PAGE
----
By Michael Rawson, CFA
Pairs trading is a trading strategy in which two securities that are very similar in most aspects, but differ in one key aspect, are traded against each other in a long-short fashion. By going long in one security and short the other, you eliminate most risks except for the one you wish to exploit. This article discusses the strategy and how it is made easier with exchange-traded funds.
In the stock market there is never a sure thing. Even when you are confident about an investment idea, some unforeseen event could wipe out your profits. Pairs trading attempts to control for outside risk and allows you to focus on just one risk at a time. For example, let's say that you are a fan of Apple (NASDAQ:AAPL) products and you anticipated that the iPad would steal market share from Amazon.com's (NASDAQ:AMZN) Kindle. A pairs trade would require you to buy stock in Apple and sell short stock of Amazon. Over the past two months, Apple stock is up about 10% while Amazon is down 5%. The upside of pairs trading is that it reduces market risks, even though it can increase single-security risk. For example, let's say that you witnessed the success of the iPod and how it changed the way people listen to music. Perhaps back in the summer of 2008 you thought that the new version of the iPhone would continue to steal market share from other smartphones such as Research in Motion's (RIMM) BlackBerry. If you bought stock in Apple in June 2008 without using a pairs trade to eliminate market risk, you would have lost money for at least a year on Apple stock despite the fact that your investment thesis was correct. This is because Apple stock was down about 20% from June 2008 to June 2009, in part because the market was down about 30%. So, if you had used a pairs trade, buying Apple and shorting Research in Motion, the trade would have made a positive 20% because Research in Motion was down 40%, twice Apple's 20% loss.
Pairs trading has been around for a long time, but how can ETFs make them easier? It is difficult enough to come up with one investment idea, but in pairs trading you need to have two ideas. Buying Apple stock was not enough--you also had to know whom Apple was going to beat and what companies face risk profiles similar to Apple's. On top of this, you had to be able to locate shares of RIMM to short. Because of the variety, depth, and ease of shorting ETFs, you can simply short an ETF within the same asset category, index, or industry as the stock you wish to buy.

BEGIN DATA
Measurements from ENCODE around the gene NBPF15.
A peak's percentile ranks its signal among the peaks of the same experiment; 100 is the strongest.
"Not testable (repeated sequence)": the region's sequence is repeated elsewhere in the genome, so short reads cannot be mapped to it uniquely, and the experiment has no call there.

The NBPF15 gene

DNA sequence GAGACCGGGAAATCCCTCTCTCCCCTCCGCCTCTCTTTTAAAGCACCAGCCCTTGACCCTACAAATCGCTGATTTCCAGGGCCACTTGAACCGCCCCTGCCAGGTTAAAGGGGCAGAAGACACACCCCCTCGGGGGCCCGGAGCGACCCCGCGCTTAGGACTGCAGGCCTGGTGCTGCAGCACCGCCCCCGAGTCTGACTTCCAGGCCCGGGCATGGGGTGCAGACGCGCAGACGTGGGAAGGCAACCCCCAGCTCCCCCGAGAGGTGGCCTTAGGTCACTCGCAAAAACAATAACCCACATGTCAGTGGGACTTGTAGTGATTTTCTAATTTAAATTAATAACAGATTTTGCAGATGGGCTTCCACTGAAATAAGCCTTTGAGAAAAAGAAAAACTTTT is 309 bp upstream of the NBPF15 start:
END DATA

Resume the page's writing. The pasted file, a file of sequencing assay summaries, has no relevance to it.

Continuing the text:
Here is an example. Let's say that you fear that the Gulf oil-spill crisis will cause much greater liability and reputational risks to BP than is currently perceived by the market. However, if oil prices go up again, BP stock could go up--but perhaps less than other oil companies. Here, we would short BP stock and go long either an oil industry ETF such as Energy Select Sector SPDR (NYSEARCA:XLE) or an oil commodity ETF such as United States Oil (NYSEARCA:USO). The oil industry ETF is probably a better choice, because the commodity can move separately from the stock market. This is validated by the fact that BP had a 0.71 correlation to the energy sector ETF but only a 0.60 to USO.
Although correlation is a commonly used statistic to describe the strength of a relationship, a better metric is a stock's beta, which can be used to tell you how many shares you need to short for each long share. For example, let's say you like Coca-Cola (NYSE:KO) stock and you want to do a pair trade, going long Coca-Cola and short the S&P500 SPDR (NYSEARCA:SPY). These two had a correlation of 0.65 over the past three years. Coke's beta to the market was 0.55, indicating that for every two shares long in Coke, you only need to short about one share of the market. At 0.61, Monsanto (NYSE:MON) had a similar correlation to the market as Coke; however, its beta was about 1.0. So, if you were shocked by Monsanto's admission that it would not hit its growth targets and its change in strategy to cut prices on Round-Up, you might want to short the stock. Here, you could purchase SPY at a 1:1 ratio; despite low correlation to the market, Monsanto's greater volatility resulted in a higher beta. Of course, using historical estimates for correlation and beta is risky, as these variables are incredibly unstable.
In summary, pairs trading can be a great way to monetize an investment idea without taking unwanted bets. Because of their liquidity, ease of shorting, and wide number of niche and index product availability, ETFs are the perfect other half of the trade.
Disclosure: Morningstar licenses its indexes to certain ETF and ETN providers, including Barclays Global Investors (BGI), First Trust, and ELEMENTS, for use in exchange-traded funds and notes. These ETFs and ETNs are not sponsored, issued, or sold by Morningstar. Morningstar does not make any representation regarding the advisability of investing in ETFs or ETNs that are based on Morningstar indexes.